Melanoma is a type of skin cancer, which arises from the pigment cells (melanocytes) in the skin. In a melanoma skin cancer the melanocytes become malignant and multiply excessively. One of the most important causes of melanoma is exposure to too much ultraviolet light in sunlight. The use of artificial sources of ultraviolet light, such as sunbeds, also increases the risk of getting a melanoma.

Melanocytes make a brown/black pigment (known as melanin), and often the first sign of a melanoma developing is a previous mole changing in colour or a new brown/black lesion developing. Most frequently there is darkening in colour but occasionally there is loss of pigmentation with pale areas or red areas developing. This melanoma on the skin is known as the primary melanoma.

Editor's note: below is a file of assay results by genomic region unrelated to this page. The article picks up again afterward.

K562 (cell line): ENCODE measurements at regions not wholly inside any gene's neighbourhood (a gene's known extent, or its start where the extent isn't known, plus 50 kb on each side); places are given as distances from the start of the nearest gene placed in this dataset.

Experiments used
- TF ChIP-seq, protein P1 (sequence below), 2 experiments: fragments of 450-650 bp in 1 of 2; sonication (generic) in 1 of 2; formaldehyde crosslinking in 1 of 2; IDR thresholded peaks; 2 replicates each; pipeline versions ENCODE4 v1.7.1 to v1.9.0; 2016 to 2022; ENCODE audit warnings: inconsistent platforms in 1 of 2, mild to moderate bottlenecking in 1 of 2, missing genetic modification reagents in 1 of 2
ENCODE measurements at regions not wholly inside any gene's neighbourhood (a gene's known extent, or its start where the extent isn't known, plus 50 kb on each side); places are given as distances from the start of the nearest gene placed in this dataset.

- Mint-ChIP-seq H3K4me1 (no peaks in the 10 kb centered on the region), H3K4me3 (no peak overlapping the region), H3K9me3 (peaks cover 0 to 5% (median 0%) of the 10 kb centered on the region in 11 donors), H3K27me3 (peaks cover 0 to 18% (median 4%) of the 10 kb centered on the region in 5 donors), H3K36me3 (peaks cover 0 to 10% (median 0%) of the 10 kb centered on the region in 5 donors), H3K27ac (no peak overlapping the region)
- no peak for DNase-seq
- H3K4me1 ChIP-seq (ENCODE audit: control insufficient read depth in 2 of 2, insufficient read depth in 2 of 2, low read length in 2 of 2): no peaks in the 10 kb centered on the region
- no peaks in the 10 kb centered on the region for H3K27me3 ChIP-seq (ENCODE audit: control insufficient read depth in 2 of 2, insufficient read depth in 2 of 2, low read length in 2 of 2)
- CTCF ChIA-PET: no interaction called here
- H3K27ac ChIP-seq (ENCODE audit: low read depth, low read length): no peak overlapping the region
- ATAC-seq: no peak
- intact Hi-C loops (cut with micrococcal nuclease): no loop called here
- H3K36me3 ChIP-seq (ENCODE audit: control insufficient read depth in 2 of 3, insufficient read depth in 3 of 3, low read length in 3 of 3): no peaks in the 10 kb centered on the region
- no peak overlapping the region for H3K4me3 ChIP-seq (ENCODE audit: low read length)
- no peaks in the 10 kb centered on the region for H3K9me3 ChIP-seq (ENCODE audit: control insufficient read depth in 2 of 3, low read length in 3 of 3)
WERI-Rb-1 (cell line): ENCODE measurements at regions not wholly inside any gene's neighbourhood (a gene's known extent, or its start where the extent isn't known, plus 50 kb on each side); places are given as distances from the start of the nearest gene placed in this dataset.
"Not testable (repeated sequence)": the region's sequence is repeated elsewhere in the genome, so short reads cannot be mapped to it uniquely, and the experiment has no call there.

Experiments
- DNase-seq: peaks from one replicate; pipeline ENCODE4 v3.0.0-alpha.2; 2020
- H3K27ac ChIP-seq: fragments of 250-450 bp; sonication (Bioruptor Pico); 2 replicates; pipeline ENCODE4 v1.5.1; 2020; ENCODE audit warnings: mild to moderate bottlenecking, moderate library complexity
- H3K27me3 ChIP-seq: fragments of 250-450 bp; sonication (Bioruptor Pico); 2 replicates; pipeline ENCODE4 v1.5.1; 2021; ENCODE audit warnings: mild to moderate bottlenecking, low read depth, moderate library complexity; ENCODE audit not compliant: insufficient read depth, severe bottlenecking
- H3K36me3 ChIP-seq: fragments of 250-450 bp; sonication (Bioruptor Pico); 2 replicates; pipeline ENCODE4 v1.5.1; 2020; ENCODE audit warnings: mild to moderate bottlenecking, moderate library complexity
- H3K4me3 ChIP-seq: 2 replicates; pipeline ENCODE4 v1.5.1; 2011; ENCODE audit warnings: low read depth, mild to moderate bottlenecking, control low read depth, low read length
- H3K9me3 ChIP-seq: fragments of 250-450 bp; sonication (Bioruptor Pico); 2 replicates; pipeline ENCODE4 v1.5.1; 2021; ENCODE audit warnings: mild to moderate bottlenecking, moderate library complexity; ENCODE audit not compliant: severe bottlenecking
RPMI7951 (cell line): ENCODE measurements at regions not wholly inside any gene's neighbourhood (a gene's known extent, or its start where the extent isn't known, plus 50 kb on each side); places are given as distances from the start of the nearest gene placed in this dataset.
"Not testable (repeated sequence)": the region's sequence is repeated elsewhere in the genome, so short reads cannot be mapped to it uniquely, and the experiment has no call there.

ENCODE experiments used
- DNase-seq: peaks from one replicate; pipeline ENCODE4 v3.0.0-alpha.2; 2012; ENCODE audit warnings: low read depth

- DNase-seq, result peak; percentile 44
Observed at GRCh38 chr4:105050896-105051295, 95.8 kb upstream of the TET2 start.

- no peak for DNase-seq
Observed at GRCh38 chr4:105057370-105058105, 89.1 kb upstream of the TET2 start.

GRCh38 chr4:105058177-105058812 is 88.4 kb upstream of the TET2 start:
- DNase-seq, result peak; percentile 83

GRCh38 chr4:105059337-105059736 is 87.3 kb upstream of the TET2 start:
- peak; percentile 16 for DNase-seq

In around 20% of patients diagnosed with melanoma, the melanoma spreads to the lymph nodes. This is classed as stage 3 melanoma.

Lymph nodes, or lymph glands, are found in our lymphatic system which is part of the body’s immune system. The (skin) lymphatics are tiny channels in the skin, which move lymph fluid around the body to the lymph nodes in the groin, under the arms (arm pits) and in the neck. As part of the immune system, the lymph fluid can carry bacteria and even cancer cells with it. Once contained within the lymph nodes, the immune system attempts to destroy them. If the immune system fails to destroy such cancer cells they can grow within the lymph nodes creating a lump. However, the lymph nodes can also swell for other reasons such as infection (e.g. when we have a sore throat there may be swollen glands in the neck).

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Melanoma - Stage 4